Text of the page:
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In Depth: Why Outlook isn't on Windows RT - and what you can do instead
Windows RT comes with 'Office'. That may not mean what you think it means.
You get Word, Excel, PowerPoint and OneNote as desktop applications. And you should get the OneNote and Link Windows Store applications as well, since they're included in the Office 2013 licence, just like the iOS and Android versions.
There are limitations on what you can do with the Office applications on RT, because this is the Home & Student version of Office.
Using Office on RT for work
If you want to run a business using Office, you need a commercial licence, but if you already have a volume licence for your business, that will cover you on Windows RT as well (and again, if you have Office 365, that counts).
But whatever licence you have for Office, you don't get and can't run Outlook on Windows RT. There are a couple of reasons for that. The irritating one is that Microsoft thinks of Outlook as a business application, because it's far more useful when it's connected to Exchange, and few home users will have Exchange.
But plenty of people have Exchange at work and will want to get email, contacts, calendar and tasks from it on a Windows RT tablet. The official Mail, Calendar and People applications do some of that - but not all.
Outlook gets disconnected
The better reason is that unlike Mail and any other Windows Store messaging application, Outlook doesn't work in Connected Standby.
This is the new 'better than Sleep' low power mode for Windows RT and System on Chip PCs (which means new Intel Atoms and some AMD systems). Connected Standby is like pressing the power button on your phone; the screen is off, apps aren't running, but there's still a network connection.
Incoming messages can arrive, whether they're emails, instant messages or even a Skype call, but applications can't keep the PC awake and running down battery.
The fan is off to save power (and because leaving the fan running when you stuff a PC into your bag is more likely to make it overheat than keep it cool). Windows Store applications are suspended, desktop applications think they've been hibernated and desktop services think your PC is running incredibly slowly (in technical terms, they've been throttled).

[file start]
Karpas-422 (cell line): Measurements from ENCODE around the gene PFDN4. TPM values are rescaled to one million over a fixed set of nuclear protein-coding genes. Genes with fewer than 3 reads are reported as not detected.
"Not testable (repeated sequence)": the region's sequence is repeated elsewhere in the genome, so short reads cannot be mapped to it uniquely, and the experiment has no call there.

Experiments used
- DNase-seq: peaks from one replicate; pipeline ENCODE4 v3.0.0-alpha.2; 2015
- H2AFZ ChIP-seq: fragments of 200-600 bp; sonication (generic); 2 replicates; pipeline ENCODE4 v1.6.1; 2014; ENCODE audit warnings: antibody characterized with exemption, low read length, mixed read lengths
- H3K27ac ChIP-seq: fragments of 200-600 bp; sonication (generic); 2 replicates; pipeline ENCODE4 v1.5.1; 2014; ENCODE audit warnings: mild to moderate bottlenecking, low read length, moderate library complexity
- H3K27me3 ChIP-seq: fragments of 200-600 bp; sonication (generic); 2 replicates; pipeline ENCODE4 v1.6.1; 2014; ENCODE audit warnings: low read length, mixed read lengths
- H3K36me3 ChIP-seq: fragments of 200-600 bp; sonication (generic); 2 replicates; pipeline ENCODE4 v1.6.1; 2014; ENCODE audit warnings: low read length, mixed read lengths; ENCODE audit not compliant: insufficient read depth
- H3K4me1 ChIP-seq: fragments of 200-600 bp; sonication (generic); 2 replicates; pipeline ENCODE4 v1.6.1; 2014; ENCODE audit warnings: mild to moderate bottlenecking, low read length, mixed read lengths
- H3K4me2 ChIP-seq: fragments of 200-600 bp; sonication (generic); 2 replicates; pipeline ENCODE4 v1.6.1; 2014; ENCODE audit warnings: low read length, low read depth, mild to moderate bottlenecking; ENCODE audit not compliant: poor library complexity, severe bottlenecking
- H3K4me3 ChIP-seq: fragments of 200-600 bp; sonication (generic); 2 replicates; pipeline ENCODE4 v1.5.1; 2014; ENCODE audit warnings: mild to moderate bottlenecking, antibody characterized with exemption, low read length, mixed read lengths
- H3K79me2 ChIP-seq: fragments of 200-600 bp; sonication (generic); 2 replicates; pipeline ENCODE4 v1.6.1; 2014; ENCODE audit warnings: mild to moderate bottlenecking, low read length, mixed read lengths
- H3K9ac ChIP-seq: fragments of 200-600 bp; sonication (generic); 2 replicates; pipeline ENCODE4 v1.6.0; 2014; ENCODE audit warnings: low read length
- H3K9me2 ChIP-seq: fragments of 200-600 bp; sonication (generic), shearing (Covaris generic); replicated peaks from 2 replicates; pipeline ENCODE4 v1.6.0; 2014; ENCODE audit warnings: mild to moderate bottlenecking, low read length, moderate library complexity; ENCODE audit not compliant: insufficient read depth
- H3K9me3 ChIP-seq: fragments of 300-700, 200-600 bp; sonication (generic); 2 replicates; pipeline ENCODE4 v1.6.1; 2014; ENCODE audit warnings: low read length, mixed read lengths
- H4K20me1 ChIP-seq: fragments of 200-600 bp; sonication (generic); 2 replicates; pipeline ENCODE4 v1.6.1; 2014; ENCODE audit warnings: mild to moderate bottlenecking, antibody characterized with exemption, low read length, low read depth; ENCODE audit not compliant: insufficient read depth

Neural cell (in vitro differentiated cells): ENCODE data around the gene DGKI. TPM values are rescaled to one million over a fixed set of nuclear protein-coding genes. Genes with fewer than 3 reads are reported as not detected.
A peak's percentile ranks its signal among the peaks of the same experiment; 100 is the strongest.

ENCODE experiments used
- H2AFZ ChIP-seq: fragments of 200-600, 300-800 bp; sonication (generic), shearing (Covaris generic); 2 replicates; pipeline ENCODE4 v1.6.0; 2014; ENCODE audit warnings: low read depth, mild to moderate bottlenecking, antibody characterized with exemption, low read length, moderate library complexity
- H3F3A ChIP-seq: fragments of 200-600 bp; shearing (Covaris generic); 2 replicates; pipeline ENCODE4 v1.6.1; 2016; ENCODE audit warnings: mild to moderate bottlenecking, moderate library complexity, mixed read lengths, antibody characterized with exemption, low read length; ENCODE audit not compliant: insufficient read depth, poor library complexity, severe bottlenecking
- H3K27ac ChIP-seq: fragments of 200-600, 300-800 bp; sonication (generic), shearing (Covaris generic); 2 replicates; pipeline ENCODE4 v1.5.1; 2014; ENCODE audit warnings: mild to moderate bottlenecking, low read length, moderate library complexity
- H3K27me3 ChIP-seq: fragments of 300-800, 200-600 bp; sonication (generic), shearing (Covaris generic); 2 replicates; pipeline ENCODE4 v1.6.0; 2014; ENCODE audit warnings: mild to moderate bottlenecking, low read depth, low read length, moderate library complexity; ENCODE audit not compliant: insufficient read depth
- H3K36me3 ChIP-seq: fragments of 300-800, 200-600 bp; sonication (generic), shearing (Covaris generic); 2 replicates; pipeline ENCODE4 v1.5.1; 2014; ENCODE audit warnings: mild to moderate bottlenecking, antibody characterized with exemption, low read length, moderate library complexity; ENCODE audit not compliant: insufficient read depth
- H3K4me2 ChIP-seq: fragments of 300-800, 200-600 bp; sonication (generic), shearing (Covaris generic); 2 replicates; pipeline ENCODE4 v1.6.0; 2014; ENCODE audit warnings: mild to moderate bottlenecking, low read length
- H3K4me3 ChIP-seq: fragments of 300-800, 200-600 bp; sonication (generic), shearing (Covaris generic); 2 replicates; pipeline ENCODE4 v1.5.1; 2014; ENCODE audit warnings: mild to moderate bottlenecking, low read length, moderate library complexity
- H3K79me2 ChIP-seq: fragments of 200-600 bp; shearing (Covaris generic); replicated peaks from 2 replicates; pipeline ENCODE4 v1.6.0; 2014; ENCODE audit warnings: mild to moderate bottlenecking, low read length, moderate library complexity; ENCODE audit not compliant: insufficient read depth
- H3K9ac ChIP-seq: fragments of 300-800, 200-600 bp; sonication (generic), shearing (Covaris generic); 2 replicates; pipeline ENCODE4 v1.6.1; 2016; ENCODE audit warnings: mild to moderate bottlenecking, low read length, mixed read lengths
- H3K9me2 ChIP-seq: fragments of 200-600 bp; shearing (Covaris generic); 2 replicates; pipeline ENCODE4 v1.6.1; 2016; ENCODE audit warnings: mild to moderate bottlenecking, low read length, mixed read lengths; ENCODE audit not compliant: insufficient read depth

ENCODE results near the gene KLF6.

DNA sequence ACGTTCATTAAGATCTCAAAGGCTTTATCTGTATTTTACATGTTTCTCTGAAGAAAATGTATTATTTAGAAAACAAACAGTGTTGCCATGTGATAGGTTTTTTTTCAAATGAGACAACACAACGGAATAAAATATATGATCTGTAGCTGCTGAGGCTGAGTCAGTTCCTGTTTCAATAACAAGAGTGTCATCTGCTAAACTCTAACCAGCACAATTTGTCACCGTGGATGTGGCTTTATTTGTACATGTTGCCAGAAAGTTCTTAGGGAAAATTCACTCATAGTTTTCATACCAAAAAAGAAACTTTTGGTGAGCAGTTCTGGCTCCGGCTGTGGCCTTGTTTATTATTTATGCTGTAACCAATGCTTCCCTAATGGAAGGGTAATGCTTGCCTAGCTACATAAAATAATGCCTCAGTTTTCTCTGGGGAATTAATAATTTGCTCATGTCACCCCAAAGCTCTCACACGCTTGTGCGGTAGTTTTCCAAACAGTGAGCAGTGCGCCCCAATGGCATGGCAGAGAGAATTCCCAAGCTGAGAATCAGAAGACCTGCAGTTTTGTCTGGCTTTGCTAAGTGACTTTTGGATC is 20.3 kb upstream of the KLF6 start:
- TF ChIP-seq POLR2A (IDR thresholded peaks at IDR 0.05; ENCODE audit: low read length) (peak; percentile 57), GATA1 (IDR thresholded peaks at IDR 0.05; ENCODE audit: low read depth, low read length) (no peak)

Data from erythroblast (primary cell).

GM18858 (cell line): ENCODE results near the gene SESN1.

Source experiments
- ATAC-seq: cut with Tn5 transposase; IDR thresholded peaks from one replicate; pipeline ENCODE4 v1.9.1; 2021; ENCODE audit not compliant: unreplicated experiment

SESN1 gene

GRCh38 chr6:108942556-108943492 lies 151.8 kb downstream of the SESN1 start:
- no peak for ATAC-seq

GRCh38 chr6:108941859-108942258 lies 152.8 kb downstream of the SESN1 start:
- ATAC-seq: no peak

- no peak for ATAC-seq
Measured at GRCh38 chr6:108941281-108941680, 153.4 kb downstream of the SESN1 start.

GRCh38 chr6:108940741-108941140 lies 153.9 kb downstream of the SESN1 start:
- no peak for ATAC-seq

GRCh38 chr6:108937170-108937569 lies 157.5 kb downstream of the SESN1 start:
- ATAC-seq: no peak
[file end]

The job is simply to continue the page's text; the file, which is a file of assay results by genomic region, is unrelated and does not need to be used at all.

Say you're sent 100 emails overnight while your Surface RT is in Connected Standby. In the morning, when you turn the screen on the Mail app will already have those 100 messages ready for you to read - even if you're out somewhere with no internet connection.
The same thing happens with Mail on a Windows 8 tablet with Connected Standby, but Outlook won't have any of those 100 emails and it won't get them until you get somewhere with a connection.
If your first meeting of the day has been changed, the Calendar app could tell you but Outlook couldn't. And if someone added an important task to your to-do list in Outlook, you'll have to wait until Outlook gets a connection, because neither the Mail nor Calendar apps show you your tasks.
Getting messages in Connected Standby is just one of the things a Windows Store app can do that desktop Outlook can't.
Windows Store apps can also work with the Share and Search charms, so you can send the recipe you find to a friend by email or search all your email from the Start screen with Mail. To do that in Outlook, you have to go and do everything on the desktop.
Apps to fill the gap
Do you need Outlook on Windows RT? After all, there aren't any smartphones or tablets today that have the same features as desktop Outlook. But the appeal of Windows RT is that it's supposed to give us the best of desktop Office on a tablet.
Without Outlook, you can't use colour-coded categories, create rules to handle new messages, see Mail Tips, easily get information from an email into a meeting or even mark email as spam.
The Mail, Calendar and People apps are getting better with each release, but you don't get any of those features.
Early next year, Nitrodesk will release TouchDown For Windows RT, a version of the excellent Android mail and calendar app that will give you mail, contacts, calendar, tasks and even notes.
If it has everything that's in the Android version you'll be able to create events and tasks, set out of office messages and even use categories.
Until then, there are plenty of (free) to-do apps in the Windows Store that will sync tasks between all the PCs you use the same Live ID on. And several, including Tasks free, promise to add Google Tasks support in the future.
If you want tasks from Exchange, the first app to offer this is EziConnect, which also gets email, contacts and calendar information if you'd rather see that in one app.
We had some issues getting EziConnect to connect, and irritatingly you can't pin tasks to the Start screen.
Until TouchDown is out, the best option will be to use the Outlook Web App, which gives you most Outlook features in the browser (and it doesn't need to be the desktop browser).
If you have Exchange 2013, the Outlook Web App gives you all the features of Outlook, with the same interface. And you can even use it offline.
You can't get new mail while offline of course, but you can read email (up to 400 messages in the inbox, Drafts and other recently used folders), write messages, look at your calendar (up to one year of appointments) and create new meetings.
You'll even get alerts for meetings, in the browser at least. Go back online and your offline messages are sent automatically.
Despite some earlier rumours, all that works in the Metro version of IE on Windows 8 today, not just the desktop browser. That means the easiest way to get Outlook on Windows RT will be to use it in the browser.